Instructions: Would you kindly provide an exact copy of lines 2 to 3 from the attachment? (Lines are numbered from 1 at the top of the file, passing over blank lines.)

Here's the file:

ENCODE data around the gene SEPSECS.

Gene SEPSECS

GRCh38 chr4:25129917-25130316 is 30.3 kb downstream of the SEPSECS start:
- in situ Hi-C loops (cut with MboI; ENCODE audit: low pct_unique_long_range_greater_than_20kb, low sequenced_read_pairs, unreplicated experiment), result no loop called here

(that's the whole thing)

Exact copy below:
Gene SEPSECS

GRCh38 chr4:25129917-25130316 is 30.3 kb downstream of the SEPSECS start: